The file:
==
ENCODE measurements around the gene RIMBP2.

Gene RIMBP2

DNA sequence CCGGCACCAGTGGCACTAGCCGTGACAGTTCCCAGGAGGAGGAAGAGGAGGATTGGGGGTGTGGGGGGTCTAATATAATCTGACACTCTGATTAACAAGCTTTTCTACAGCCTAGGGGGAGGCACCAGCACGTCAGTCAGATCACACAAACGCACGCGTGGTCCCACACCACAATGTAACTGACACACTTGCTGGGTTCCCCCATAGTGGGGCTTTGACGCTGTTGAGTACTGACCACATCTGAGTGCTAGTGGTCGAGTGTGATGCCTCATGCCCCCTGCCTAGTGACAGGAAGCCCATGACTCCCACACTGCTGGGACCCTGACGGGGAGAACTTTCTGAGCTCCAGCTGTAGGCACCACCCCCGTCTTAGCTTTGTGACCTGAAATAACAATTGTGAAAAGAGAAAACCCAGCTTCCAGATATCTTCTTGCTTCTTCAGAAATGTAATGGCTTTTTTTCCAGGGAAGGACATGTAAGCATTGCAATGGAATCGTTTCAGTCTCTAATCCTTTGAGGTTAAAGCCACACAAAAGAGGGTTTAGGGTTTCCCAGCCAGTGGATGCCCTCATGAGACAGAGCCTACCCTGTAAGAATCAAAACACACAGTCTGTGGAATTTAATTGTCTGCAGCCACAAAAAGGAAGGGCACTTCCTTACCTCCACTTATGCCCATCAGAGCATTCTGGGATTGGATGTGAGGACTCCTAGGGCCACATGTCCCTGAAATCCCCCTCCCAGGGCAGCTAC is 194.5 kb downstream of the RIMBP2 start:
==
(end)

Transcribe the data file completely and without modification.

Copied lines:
ENCODE measurements around the gene RIMBP2.

Gene RIMBP2

DNA sequence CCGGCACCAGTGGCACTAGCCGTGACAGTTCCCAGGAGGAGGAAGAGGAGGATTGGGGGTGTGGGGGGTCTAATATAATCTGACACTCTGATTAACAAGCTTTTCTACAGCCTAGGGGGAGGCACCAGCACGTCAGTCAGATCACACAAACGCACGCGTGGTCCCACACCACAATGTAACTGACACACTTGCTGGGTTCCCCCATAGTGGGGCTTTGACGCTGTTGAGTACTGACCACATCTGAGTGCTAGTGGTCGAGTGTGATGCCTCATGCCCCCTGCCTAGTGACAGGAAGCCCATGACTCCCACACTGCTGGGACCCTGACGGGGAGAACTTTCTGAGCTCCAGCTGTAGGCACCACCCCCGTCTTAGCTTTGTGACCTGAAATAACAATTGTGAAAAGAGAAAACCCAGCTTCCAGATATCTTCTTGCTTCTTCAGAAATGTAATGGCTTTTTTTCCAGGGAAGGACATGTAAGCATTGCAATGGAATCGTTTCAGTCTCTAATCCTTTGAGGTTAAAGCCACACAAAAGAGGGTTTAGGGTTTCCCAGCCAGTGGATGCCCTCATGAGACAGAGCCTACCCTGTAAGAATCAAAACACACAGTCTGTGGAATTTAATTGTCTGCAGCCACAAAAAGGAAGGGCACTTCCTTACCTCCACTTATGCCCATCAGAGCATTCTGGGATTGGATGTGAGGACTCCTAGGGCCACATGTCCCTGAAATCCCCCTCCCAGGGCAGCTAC is 194.5 kb downstream of the RIMBP2 start: